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Indonesians in Desperate Need a Week After Earthquake

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Nancy-Amelia Collins

Tens-of-thousands of refugees still are waiting for food, medicine and shelter, as relief efforts are being established in Indian Ocean countries devastated by last week's earthquake and tsunami. Some relief workers and refugees say the aid is taking too long to reach those who are most in need.

International aid is pouring into Banda Aceh, the capital of Indonesia's Aceh province, where up to 100,000 people died in tsunami waves and an earthquake a week ago.

Tens-of-thousands of those who survived the 10-meter waves have been left wandering the streets looking for food, medical aid and shelter.

They have set up camps wherever they can find a small scrap of land. Some are sleeping by the sides of the road, placing scraps of plastic over their heads as shelter from the rain. Others camp out at mosques in this mostly Muslim-populated province.

Talbani Farlin lost his home and his grandmother when the waves struck his home in Banda Aceh. A university professor, he is volunteering for a local Islamic organization which is giving aid to refugees and helping collect the thousands of corpses still littering the streets of the city.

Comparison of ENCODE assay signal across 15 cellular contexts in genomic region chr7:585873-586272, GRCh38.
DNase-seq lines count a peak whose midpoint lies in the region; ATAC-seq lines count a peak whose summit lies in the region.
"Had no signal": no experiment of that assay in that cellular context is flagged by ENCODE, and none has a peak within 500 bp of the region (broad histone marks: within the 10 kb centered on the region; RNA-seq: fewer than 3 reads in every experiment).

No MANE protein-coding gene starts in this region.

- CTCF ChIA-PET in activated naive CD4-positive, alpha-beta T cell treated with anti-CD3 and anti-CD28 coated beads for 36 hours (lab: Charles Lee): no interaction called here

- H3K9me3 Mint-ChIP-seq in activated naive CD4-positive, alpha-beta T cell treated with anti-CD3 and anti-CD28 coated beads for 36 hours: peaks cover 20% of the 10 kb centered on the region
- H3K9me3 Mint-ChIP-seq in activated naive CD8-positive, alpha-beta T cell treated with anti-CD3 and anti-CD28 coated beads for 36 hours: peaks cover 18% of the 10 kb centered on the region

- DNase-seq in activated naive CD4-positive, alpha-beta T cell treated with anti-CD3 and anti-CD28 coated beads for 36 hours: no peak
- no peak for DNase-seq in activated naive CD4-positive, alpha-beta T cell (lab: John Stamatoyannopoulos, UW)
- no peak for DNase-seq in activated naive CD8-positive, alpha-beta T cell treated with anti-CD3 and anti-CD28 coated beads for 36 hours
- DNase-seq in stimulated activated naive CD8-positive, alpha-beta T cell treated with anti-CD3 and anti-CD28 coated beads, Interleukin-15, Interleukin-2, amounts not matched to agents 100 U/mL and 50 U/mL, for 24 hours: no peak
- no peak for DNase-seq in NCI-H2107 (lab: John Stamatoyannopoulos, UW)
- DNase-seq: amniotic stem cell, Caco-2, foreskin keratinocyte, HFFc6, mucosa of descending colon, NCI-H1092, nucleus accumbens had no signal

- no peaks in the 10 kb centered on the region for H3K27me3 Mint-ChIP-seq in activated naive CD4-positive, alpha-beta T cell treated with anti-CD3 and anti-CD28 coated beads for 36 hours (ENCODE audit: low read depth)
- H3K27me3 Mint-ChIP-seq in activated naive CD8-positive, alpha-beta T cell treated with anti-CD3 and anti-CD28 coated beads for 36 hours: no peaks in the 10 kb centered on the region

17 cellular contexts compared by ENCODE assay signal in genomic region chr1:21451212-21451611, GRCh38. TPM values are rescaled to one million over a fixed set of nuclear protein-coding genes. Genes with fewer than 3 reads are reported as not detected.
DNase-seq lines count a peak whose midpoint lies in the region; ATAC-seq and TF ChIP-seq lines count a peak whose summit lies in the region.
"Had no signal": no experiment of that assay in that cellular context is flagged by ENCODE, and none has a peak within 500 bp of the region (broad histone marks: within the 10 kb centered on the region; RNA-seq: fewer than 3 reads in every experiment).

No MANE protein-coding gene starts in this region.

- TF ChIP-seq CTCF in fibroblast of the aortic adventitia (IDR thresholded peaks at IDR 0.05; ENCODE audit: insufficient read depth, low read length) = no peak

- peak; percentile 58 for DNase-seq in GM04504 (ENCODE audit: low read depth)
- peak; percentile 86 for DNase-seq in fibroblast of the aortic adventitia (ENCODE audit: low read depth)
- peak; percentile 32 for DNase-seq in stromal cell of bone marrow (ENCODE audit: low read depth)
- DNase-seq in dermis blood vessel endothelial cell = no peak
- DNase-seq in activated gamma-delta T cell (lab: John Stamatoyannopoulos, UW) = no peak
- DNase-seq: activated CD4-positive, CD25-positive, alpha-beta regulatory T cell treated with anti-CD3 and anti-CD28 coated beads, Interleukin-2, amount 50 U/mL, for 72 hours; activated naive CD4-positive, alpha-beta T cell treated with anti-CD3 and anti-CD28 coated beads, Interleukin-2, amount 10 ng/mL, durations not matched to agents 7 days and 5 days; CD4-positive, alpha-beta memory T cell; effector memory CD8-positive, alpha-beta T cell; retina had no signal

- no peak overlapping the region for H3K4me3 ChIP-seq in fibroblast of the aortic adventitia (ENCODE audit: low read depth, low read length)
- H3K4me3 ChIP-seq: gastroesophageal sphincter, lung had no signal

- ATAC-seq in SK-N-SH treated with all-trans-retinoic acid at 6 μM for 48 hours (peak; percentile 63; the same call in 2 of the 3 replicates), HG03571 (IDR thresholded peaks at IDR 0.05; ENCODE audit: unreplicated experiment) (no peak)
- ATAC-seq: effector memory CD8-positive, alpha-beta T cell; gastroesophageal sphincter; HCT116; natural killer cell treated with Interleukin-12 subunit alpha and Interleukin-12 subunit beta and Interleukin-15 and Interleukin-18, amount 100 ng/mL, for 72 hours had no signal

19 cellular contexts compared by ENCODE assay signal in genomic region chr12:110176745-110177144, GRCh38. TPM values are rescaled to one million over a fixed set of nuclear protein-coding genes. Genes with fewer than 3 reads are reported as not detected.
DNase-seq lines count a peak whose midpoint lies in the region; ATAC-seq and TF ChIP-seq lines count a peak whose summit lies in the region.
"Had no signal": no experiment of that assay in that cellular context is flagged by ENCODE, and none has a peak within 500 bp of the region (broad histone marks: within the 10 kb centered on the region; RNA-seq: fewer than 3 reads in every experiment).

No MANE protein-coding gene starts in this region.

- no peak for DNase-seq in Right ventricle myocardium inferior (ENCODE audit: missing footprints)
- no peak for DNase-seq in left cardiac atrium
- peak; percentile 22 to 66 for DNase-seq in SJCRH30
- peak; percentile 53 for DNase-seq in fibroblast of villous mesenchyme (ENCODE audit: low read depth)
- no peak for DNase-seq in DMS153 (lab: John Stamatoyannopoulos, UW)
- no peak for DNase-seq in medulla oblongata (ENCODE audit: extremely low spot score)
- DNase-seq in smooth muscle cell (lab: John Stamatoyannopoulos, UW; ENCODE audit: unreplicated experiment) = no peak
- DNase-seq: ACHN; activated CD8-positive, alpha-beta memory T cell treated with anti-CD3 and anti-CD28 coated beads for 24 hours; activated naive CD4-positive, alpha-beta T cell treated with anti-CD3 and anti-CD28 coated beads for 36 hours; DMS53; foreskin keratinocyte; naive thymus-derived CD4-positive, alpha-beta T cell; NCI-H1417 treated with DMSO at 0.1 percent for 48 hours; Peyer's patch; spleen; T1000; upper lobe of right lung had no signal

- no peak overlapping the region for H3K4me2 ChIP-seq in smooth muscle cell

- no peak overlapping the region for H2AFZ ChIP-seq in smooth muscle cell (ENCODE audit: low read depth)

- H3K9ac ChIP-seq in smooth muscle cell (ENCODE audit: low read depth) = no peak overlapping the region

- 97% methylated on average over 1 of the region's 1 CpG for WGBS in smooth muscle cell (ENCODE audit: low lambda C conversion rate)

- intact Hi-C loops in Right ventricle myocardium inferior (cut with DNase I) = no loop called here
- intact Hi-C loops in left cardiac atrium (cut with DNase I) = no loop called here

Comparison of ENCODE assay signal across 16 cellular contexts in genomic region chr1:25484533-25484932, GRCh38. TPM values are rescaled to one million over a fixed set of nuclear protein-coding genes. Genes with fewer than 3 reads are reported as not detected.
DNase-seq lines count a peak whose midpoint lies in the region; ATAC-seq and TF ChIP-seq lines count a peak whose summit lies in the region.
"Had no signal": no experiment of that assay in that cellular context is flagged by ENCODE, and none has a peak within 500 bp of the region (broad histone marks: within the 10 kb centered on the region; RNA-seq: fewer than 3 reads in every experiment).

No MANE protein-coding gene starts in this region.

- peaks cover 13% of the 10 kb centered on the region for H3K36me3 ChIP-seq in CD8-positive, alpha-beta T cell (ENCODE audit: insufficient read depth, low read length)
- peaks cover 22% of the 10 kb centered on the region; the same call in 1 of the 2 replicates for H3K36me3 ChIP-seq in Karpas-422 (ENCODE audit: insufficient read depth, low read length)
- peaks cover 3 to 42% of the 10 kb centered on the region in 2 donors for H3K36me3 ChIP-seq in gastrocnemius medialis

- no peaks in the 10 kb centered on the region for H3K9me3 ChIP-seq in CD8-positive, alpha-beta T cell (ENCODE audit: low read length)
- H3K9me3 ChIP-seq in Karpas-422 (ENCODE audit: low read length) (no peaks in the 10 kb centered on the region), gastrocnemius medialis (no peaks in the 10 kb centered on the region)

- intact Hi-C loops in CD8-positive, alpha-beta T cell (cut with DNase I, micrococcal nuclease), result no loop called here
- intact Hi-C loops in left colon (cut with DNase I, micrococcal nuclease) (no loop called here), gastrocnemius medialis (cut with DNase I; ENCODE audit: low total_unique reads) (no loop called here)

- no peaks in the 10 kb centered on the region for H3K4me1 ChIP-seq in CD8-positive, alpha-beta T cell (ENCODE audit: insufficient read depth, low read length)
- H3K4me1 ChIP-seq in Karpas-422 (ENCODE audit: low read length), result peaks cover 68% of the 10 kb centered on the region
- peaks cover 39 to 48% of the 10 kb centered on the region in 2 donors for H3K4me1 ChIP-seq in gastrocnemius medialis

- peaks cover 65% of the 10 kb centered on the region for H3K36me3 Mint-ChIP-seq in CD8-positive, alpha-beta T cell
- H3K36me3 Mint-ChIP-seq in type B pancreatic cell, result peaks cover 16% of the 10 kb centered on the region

Mr. Talbani says logistical problems are hampering international aid efforts, so his charity group is delivering supplies. Similar local groups around the region also have taken on the task.

"We need help from all international organizations, as well," he said. "Many people, [have] no father, no mothers, no grandfather, no food, no clothes, and the disease and many, many illnesses will be coming."

Chief Warrant Officer Rick Trueblood arrived several-days ago in Banda Aceh with a U.S. military aid team. He says aid is being delivered around the clock, but acknowledges the process is slow.

Warrant Officer Trueblood says workers unloaded 35,000 kilograms of supplies early Sunday, and made food drops by helicopter to areas that cannot be reached by road.

"Right now, we are just now starting to really work together," he added. "And, the host country starts pulling us together, setting up their priorities, where they want the supplies and what support they want from us. Things will get a lot better."

He says the U.S. helicopter crews have permission to pick up refugees found wandering in remote areas.

"I think it has to be understood, it [the relief effort] is very much in its infancy, and it is a situation that nobody has ever really dealt with at this magnitude, this scale," said Steve Cook, of the International Organization for Migration in Indonesia, who says the challenges of delivering aid are many, from logistical support to washed out roads.

Aid workers say, and refugees hope, that the process will speed up in the coming days.

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